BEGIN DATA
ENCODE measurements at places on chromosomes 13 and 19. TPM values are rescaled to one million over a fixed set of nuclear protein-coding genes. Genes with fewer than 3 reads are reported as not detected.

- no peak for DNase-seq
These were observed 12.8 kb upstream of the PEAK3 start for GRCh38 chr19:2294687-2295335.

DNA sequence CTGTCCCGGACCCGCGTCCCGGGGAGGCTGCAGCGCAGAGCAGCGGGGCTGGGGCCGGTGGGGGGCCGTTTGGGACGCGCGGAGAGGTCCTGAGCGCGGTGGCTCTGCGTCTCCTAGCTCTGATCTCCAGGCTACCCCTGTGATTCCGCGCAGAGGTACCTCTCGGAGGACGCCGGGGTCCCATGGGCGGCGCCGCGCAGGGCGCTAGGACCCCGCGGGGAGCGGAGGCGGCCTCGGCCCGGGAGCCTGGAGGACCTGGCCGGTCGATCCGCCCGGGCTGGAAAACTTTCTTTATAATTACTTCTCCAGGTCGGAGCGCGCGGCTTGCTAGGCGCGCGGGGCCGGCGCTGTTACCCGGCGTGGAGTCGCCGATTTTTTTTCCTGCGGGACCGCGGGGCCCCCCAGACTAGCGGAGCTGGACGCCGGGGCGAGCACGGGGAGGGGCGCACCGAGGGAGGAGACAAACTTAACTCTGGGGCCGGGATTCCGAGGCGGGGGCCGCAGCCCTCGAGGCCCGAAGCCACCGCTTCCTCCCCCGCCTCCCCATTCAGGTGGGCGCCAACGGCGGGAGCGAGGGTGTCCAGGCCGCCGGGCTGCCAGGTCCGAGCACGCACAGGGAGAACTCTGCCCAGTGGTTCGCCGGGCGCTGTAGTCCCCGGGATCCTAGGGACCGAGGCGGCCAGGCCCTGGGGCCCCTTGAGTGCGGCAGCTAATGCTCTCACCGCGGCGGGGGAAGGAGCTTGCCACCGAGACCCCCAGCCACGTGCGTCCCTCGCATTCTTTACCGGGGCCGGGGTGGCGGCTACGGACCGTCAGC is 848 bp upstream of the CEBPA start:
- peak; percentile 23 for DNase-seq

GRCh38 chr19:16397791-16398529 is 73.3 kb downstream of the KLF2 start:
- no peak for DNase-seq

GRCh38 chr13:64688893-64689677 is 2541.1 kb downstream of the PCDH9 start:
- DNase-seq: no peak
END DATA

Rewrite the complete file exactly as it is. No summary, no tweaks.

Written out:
ENCODE measurements at places on chromosomes 13 and 19. TPM values are rescaled to one million over a fixed set of nuclear protein-coding genes. Genes with fewer than 3 reads are reported as not detected.

- no peak for DNase-seq
These were observed 12.8 kb upstream of the PEAK3 start for GRCh38 chr19:2294687-2295335.

DNA sequence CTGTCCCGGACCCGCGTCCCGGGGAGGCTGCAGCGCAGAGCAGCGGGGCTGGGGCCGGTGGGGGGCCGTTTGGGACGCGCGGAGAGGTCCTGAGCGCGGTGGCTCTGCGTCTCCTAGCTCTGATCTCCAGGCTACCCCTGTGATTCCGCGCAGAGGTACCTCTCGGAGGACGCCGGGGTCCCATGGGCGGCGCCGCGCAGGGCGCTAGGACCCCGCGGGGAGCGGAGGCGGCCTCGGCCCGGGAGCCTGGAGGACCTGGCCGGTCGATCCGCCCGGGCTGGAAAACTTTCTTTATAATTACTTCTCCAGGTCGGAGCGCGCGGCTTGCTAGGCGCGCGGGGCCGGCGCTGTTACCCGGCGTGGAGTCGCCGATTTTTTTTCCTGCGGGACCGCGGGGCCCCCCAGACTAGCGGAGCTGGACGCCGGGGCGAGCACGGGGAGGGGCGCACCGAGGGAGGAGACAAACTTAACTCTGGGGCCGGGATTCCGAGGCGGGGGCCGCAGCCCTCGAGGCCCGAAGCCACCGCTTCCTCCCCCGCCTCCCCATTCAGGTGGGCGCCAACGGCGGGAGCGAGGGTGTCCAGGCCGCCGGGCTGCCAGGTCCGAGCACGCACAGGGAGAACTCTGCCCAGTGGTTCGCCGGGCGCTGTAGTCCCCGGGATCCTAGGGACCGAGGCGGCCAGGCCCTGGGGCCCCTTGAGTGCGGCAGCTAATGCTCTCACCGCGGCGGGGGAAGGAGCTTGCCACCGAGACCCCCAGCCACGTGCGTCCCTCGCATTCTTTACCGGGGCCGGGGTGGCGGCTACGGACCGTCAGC is 848 bp upstream of the CEBPA start:
- peak; percentile 23 for DNase-seq

GRCh38 chr19:16397791-16398529 is 73.3 kb downstream of the KLF2 start:
- no peak for DNase-seq

GRCh38 chr13:64688893-64689677 is 2541.1 kb downstream of the PCDH9 start:
- DNase-seq: no peak